A lot went wrong for Golden State in the third quarter of Game 5. And one of those things was Curry switching too much. He was the screener’s defender on 17 ball screens on Monday and he switched eight of those. Six of those switches came in the third quarter, and the Celtics scored 14 points after those six switches.
Late in the third, Curry switched the second half of a double-drag screen for Tatum. To provide help for Curry, Gary Payton II zoned up in the paint, leaving Grant Williams in the weak-side corner. Green rotated out after Tatum’s skip pass and one Williams fed another for a dunk …
Midway through the fourth quarter, Tatum set a screen for Marcus Smart and got the Curry switch. But Smart’s pass to Brown allowed Wiggins to switch back. Smart then set a cross-screen for Tatum, but Wiggins fought through it and got back in front of Tatum …
Smart then set a ball screen for Tatum and, instead of switching, Curry blitzed it. Wiggins’ high hands forced a tough pass to Smart, the Warriors rotated well, and Payton picked Brown on a late-clock drive …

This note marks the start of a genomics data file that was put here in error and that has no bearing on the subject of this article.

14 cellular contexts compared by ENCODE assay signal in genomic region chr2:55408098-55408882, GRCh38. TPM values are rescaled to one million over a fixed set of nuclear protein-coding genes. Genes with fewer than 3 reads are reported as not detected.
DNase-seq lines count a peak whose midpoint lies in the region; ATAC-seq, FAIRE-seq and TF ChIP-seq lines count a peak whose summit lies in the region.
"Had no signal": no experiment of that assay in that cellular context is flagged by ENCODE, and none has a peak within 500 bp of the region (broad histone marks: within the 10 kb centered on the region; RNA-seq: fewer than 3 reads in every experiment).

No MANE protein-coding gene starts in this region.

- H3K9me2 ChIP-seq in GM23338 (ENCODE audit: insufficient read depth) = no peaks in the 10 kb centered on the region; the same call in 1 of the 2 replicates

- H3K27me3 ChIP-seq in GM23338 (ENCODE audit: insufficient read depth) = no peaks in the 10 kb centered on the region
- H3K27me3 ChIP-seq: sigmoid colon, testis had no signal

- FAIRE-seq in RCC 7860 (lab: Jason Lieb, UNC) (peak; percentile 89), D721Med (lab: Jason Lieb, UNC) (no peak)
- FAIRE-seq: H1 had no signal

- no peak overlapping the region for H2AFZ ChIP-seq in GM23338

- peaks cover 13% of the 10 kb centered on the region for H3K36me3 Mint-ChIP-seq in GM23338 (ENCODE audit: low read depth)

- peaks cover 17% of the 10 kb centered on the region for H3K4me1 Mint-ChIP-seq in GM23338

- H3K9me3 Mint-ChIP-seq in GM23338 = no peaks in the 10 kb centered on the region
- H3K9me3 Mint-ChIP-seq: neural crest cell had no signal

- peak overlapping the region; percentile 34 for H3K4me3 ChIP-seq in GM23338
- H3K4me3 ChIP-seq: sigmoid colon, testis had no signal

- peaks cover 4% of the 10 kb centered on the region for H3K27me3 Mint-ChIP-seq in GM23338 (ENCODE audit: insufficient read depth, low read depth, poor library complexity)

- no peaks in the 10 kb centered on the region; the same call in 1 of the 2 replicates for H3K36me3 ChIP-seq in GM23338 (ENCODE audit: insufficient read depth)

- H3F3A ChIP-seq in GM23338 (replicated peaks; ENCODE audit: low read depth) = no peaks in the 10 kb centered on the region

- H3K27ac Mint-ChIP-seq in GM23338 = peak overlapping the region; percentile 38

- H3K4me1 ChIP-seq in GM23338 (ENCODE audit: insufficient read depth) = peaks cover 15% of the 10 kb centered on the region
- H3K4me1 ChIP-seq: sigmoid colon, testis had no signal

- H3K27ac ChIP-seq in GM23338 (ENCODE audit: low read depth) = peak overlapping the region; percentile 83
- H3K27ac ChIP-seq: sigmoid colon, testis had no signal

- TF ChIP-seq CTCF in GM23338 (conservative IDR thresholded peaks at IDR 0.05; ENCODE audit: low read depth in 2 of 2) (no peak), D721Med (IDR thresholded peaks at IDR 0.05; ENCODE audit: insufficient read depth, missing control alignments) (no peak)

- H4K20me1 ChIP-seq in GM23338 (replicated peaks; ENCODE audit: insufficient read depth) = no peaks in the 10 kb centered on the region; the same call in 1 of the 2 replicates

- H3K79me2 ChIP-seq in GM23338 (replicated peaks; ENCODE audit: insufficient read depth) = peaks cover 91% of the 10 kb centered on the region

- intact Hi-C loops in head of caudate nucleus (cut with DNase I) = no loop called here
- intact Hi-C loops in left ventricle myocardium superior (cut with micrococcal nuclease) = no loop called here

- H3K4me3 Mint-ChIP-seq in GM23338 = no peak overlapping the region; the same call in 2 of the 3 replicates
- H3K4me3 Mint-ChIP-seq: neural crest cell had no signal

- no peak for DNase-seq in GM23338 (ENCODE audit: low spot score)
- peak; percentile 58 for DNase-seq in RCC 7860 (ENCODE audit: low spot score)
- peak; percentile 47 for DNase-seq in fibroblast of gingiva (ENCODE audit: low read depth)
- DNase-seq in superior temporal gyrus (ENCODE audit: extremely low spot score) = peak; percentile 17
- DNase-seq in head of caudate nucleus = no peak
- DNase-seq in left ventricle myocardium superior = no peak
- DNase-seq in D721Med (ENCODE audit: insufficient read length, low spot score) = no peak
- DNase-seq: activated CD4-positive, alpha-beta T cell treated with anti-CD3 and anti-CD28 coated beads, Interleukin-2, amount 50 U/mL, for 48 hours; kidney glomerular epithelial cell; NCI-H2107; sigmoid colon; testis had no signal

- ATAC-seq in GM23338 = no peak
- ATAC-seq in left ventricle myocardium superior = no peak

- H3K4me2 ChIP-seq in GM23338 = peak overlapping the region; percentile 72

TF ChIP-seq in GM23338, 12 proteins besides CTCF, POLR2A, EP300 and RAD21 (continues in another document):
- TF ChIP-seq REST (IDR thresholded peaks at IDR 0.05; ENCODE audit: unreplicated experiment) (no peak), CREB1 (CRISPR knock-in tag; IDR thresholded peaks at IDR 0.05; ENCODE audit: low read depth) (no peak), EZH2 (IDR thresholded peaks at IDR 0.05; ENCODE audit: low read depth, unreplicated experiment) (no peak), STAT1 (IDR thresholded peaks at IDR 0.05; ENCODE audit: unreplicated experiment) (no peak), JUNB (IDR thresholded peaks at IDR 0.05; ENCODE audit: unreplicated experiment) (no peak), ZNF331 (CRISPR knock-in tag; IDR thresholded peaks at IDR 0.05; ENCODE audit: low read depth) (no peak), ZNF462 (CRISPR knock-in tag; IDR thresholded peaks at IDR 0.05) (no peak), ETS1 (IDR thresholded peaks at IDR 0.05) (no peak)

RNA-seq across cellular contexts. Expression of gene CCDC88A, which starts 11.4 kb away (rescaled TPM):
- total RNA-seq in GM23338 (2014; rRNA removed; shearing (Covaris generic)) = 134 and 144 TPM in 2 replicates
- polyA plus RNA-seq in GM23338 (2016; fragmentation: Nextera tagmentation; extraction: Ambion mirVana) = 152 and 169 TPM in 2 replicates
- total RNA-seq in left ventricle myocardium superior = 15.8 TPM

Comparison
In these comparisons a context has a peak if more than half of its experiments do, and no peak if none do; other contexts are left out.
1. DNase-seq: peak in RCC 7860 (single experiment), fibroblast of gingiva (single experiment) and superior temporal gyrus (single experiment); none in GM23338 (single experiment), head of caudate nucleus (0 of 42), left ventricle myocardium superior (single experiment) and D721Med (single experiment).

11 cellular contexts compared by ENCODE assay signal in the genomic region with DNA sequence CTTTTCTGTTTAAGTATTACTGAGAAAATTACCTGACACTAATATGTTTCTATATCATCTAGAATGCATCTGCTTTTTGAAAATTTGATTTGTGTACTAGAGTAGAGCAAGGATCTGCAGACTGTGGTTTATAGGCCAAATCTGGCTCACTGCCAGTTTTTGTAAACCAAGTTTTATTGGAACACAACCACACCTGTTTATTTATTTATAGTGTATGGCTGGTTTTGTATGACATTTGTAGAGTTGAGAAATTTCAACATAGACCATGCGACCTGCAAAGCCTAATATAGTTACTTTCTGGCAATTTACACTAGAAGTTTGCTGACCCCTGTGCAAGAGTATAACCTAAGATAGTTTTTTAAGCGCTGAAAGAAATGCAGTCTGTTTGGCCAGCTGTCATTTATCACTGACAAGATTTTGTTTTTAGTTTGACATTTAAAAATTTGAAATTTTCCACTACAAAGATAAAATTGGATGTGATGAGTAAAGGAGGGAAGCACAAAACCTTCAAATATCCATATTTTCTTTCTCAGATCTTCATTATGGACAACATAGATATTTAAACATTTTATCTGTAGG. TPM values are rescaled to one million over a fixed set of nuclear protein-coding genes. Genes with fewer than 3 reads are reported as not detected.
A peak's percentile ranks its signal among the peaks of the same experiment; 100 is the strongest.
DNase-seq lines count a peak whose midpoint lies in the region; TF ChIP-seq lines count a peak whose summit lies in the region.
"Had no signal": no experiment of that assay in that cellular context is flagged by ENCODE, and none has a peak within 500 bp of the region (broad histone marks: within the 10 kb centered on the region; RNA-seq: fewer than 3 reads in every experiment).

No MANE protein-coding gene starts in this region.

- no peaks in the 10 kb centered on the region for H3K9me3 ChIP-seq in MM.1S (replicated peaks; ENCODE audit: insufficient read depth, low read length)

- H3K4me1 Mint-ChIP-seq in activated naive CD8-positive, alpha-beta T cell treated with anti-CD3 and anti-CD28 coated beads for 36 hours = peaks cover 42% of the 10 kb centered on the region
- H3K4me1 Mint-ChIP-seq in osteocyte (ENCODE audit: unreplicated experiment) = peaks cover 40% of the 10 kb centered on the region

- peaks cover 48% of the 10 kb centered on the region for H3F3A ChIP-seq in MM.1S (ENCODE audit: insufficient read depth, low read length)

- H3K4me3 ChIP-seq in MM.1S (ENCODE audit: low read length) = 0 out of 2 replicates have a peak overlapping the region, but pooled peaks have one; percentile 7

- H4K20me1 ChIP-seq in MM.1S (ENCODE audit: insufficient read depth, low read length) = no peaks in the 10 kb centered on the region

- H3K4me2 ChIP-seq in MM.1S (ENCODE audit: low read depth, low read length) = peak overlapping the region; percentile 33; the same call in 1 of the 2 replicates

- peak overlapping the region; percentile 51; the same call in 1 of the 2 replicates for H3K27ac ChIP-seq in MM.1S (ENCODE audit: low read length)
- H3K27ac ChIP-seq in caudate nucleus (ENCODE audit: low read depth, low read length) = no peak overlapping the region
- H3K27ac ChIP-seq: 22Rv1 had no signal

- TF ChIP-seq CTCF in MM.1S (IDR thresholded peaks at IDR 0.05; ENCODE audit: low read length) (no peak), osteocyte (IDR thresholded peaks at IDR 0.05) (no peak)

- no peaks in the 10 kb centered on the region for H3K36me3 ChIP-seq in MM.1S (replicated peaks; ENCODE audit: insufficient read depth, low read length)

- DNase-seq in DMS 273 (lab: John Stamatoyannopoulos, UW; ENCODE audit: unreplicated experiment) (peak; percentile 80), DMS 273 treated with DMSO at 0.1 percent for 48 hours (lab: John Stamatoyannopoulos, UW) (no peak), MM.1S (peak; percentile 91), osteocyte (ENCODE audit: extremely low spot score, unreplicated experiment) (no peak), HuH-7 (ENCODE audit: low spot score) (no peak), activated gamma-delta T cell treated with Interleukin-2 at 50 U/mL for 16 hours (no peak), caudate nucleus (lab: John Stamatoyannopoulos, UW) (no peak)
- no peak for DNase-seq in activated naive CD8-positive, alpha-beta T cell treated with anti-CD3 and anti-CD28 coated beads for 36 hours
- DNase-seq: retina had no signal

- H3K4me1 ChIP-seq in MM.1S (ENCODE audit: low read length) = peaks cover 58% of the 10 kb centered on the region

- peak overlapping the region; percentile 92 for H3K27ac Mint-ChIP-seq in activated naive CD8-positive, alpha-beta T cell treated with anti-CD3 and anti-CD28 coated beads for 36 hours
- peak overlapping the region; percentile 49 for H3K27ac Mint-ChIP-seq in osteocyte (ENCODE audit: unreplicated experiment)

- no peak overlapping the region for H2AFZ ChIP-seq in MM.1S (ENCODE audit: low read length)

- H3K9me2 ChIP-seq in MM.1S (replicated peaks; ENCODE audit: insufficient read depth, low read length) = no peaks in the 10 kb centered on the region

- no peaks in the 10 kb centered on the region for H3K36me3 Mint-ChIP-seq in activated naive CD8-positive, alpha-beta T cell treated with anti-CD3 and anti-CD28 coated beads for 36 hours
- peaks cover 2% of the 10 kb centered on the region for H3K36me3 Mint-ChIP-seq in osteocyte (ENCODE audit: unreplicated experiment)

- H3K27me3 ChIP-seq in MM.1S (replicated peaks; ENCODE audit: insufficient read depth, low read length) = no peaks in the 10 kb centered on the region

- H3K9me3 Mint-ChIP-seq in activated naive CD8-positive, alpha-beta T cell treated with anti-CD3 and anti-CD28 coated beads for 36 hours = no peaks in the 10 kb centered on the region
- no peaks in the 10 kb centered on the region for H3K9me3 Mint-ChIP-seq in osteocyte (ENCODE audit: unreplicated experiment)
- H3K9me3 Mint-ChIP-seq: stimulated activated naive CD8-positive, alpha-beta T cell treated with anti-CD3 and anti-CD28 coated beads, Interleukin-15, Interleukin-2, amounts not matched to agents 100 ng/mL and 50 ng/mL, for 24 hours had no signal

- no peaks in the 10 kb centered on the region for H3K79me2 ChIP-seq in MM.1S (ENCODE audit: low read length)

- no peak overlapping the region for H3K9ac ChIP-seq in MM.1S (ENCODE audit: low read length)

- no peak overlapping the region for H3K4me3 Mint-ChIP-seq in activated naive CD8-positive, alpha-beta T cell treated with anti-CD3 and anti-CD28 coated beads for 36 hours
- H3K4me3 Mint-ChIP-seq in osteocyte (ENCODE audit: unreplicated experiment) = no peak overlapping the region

After that disastrous third quarter, the Warriors made a better effort to avoid the switch in the fourth. That effort was rewarded.
5. The deadly split
Everybody knows what the Warriors are doing when they enter the ball into the post. But in their eighth season under Steve Kerr, they’re still getting open 3s and layups from their “split” cuts.
On the possession before the Payton steal above, Wiggins entered the ball into Looney in the post and set the standard screen for Curry to curl toward the ball. Tatum chased Curry around the screen and Horford left Wiggins to prevent a catch-and-shoot 3. Curry quickly got the ball to Wiggins, who attacked the rim …
Five possessions later, Smart tried to ice the same screen (this one from Payton), but Curry got another big bucket by going the other way and draining a floater in the paint.
This series has been more about the Celtics’ offense, but for the last two games, the Warriors have executed better on both ends of the floor. And with that, they’re 48 minutes from glory.